The flood that ravaged Lekki in August 2017 opened my eyes to a number of probable scenarios and I'll let you guys adjudge what you will from it.

Firstly, the integrity of Eko Atlantic City needs to be thoroughly weighted.

I came across a gif on Twitter which chronicled the progression of the sea city from 2008 till date. From the animation, you could see what used to be a large body of water, give way to parches of sand-filled topography and eventually, a settlement -- what has now become Eko Atlantic City. From the reports available on their website, it's likely more portions of the Atlantic Ocean will be dredged in order to allow for more land spaces.

The remarkable feats which have been made possible due to profound works of engineering have also necessitated land reclamation from the sea in a coastal city like Lagos. And while it may be true that there exists large expanses of mangrove swamps in areas like Ikorodu, Epe, Badagry, all of which could be harnessed for human inhabitation, it is also pertinent to note that we can't hastily erode vegetation when science has made provision for alternatives. However, when those alternatives are hastily tapped (one of which involves dredging), we could be setting ourselves up for exponential disaster. Hence, depending on how you choose to look at it, this (dredging) decision is just as bad as it is good. For now.

Secondly, Lekki is what results when science gets dumped by ferocious land-grabbers for solely selfish reasons.

When you get to some parts of Lekki, you will be told that "Lagos is owned by 20 families, out of which three are periodically disqualified to make way for new entrants (families)." The core Lagosian will understand what that means, while an outsider will only be left scampering libraries for plausible explanations. To put things in perspective, the average Lekki landowner isn't interested in topography science, nor do they give an inkling about climate change and the plagues it brings. As long as money can be made from land sales and what not, then to hell with topography and drainage.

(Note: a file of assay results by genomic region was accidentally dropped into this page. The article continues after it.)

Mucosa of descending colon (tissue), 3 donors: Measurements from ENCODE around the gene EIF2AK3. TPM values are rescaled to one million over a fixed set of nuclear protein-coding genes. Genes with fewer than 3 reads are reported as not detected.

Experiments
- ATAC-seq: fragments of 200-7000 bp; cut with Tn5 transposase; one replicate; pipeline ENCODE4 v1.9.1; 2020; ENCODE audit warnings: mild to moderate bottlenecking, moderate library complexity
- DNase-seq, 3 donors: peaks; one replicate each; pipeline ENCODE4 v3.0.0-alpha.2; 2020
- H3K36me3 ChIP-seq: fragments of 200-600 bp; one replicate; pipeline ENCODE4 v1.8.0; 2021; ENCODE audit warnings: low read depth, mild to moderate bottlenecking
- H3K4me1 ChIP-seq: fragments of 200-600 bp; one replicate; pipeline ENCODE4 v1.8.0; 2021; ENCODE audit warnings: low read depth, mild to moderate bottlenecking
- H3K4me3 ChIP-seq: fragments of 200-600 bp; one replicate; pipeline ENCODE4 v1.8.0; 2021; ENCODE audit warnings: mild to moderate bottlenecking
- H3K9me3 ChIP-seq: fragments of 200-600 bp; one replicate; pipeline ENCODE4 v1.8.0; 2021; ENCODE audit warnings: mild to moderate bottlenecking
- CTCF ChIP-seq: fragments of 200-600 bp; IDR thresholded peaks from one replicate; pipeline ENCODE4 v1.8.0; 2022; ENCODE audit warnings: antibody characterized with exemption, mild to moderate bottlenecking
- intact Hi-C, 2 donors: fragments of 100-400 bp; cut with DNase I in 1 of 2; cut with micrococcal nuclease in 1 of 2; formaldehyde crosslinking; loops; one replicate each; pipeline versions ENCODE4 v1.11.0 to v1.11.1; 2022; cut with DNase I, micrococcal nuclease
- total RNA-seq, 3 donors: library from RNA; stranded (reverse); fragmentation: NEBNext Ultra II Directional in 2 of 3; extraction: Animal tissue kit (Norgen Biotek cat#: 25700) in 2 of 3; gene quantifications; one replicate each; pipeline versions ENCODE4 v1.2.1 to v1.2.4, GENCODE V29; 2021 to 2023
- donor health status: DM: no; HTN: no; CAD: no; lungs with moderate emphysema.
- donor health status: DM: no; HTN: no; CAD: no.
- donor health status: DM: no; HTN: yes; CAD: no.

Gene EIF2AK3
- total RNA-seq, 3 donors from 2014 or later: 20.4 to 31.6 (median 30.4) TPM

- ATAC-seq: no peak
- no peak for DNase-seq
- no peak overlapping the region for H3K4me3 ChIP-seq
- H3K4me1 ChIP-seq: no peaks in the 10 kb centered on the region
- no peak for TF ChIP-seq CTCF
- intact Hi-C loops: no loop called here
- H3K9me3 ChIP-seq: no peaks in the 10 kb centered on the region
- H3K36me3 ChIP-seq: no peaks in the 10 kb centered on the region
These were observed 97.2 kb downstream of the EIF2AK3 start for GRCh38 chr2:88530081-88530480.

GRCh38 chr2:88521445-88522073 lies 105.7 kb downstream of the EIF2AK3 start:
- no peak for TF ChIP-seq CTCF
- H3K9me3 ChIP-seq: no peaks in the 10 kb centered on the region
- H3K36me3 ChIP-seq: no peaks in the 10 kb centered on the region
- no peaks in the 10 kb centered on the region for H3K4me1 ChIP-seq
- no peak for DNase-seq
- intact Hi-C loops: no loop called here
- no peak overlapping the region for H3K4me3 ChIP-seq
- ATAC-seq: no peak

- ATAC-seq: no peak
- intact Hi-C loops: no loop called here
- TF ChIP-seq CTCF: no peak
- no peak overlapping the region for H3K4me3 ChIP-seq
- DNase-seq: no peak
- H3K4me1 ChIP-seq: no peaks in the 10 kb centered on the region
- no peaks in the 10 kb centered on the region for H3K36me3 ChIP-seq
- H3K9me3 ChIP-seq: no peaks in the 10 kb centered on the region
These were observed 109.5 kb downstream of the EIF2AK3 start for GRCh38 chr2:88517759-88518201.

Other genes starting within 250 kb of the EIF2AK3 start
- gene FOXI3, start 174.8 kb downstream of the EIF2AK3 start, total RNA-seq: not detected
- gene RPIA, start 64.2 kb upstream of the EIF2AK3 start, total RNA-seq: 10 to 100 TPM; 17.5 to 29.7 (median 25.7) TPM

The Lekki flooding is the ultimate result of the combustible reaction between human dirtiness, human selfishness and most importantly, human negligence. You can say what you will but Lekki/Victoria Island is yet to see the last of horrendous flooding. If the 2017 rainy season did not open our eyes to the derelict drainage system, let's hope that a tsunami doesn't come knocking.

God forbid?

Trust me, we're not half as religious as Indonesia but look what happened in 2004. Lagos isn't even one of the world's top 20 cities at the lowest points below sea level but flooding has remained a behemoth plague with no remedy in sight.

Thirdly, Dangote Group is building a new refinery - possibly one of Africa's largest - around Ajah and till date, no plans have been made to construct alternative routes for those living along that densely populated axis. Just in case you don't know the implications of this "oversight", introspect the infamous traffic snarl at Apapa which is caused by heavy duty trucks or "containers". A refinery that stands to produce 650,000 barrels of oil per day will not be loaded with taxis or scooters - there will be trucks, hundreds of thousands of them hauling petroleum products everyday. And unless these trucks will be airlifted to their various destinations in Lagos, we are likely looking at a traffic disaster starting from early 2019.

We're a country that always fails to plan. ALWAYS.

Lastly, one spark is all it will take for the citizens to turn the nation on its head.

For those of you who plied the Lekki-Epe expressway in the wake of last Saturday's flooding, what did you notice? Did you see the number of people that dumped motor vehicles and walked the long stretch of the road instead? Did you see the agonizing traffic jam in which many were caught? Did you notice the anger on the faces of Nigerians who cursed government officials for not doing the single thing they were elected to do?

Good. Clearly, I'm not the only one that observed these things.

For now, let's continue pretending that things are working in Nigeria. Someday, the citizens will be forced to turn on their oppressors. And that day has never been closer.

But for now, let's keep pretending.